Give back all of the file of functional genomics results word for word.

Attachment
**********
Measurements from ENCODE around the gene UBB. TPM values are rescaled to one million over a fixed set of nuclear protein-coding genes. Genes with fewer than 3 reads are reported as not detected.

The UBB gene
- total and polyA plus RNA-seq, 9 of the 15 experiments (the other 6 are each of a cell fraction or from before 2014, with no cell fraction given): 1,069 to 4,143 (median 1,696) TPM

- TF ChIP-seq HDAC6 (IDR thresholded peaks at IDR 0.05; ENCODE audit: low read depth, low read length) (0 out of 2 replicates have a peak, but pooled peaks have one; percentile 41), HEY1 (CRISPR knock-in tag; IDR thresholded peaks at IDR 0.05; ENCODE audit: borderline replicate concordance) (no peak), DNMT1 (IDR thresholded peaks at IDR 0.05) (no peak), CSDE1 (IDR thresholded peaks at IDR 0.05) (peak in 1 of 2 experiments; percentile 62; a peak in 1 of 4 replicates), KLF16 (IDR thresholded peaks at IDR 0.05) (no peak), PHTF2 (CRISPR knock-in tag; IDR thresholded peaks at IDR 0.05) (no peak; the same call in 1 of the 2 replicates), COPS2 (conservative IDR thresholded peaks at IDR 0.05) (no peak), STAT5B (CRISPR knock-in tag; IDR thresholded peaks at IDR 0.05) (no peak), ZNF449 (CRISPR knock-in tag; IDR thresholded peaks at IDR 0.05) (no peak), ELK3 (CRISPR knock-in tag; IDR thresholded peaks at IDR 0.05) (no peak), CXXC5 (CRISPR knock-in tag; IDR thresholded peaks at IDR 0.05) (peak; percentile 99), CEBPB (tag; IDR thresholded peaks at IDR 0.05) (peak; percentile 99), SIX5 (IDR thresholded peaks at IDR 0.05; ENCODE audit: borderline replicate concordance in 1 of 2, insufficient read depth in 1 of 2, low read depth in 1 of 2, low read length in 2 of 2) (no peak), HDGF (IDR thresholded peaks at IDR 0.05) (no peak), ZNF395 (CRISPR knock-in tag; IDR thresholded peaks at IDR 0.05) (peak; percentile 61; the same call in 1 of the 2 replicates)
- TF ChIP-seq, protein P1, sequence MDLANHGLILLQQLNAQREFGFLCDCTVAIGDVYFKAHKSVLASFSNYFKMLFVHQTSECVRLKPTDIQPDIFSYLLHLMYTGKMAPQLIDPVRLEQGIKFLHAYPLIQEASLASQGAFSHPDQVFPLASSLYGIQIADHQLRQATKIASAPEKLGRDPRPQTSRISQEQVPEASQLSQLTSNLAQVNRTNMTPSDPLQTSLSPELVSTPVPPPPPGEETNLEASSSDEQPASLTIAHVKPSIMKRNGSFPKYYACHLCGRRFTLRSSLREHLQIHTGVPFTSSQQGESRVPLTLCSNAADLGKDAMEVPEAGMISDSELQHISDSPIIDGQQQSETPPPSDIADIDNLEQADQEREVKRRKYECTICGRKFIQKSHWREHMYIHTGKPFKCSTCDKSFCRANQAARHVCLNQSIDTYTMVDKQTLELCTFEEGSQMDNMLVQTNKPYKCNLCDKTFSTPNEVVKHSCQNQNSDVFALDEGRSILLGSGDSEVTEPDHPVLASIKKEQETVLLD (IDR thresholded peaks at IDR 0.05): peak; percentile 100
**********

Measurements from ENCODE around the gene UBB. TPM values are rescaled to one million over a fixed set of nuclear protein-coding genes. Genes with fewer than 3 reads are reported as not detected.

The UBB gene
- total and polyA plus RNA-seq, 9 of the 15 experiments (the other 6 are each of a cell fraction or from before 2014, with no cell fraction given): 1,069 to 4,143 (median 1,696) TPM

- TF ChIP-seq HDAC6 (IDR thresholded peaks at IDR 0.05; ENCODE audit: low read depth, low read length) (0 out of 2 replicates have a peak, but pooled peaks have one; percentile 41), HEY1 (CRISPR knock-in tag; IDR thresholded peaks at IDR 0.05; ENCODE audit: borderline replicate concordance) (no peak), DNMT1 (IDR thresholded peaks at IDR 0.05) (no peak), CSDE1 (IDR thresholded peaks at IDR 0.05) (peak in 1 of 2 experiments; percentile 62; a peak in 1 of 4 replicates), KLF16 (IDR thresholded peaks at IDR 0.05) (no peak), PHTF2 (CRISPR knock-in tag; IDR thresholded peaks at IDR 0.05) (no peak; the same call in 1 of the 2 replicates), COPS2 (conservative IDR thresholded peaks at IDR 0.05) (no peak), STAT5B (CRISPR knock-in tag; IDR thresholded peaks at IDR 0.05) (no peak), ZNF449 (CRISPR knock-in tag; IDR thresholded peaks at IDR 0.05) (no peak), ELK3 (CRISPR knock-in tag; IDR thresholded peaks at IDR 0.05) (no peak), CXXC5 (CRISPR knock-in tag; IDR thresholded peaks at IDR 0.05) (peak; percentile 99), CEBPB (tag; IDR thresholded peaks at IDR 0.05) (peak; percentile 99), SIX5 (IDR thresholded peaks at IDR 0.05; ENCODE audit: borderline replicate concordance in 1 of 2, insufficient read depth in 1 of 2, low read depth in 1 of 2, low read length in 2 of 2) (no peak), HDGF (IDR thresholded peaks at IDR 0.05) (no peak), ZNF395 (CRISPR knock-in tag; IDR thresholded peaks at IDR 0.05) (peak; percentile 61; the same call in 1 of the 2 replicates)
- TF ChIP-seq, protein P1, sequence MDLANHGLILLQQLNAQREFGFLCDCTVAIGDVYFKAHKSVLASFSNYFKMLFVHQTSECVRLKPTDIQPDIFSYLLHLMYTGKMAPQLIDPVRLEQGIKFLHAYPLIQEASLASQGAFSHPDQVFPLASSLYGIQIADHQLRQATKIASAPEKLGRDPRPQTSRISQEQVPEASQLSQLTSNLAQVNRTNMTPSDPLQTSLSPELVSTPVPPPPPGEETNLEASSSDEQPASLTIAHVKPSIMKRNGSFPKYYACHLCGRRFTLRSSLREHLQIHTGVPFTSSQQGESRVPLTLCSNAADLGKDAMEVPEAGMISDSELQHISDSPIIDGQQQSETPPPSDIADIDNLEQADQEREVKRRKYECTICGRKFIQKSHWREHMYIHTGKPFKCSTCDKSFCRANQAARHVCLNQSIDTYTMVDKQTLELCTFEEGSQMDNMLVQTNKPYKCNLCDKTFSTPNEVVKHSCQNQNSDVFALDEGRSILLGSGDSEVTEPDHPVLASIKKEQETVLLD (IDR thresholded peaks at IDR 0.05): peak; percentile 100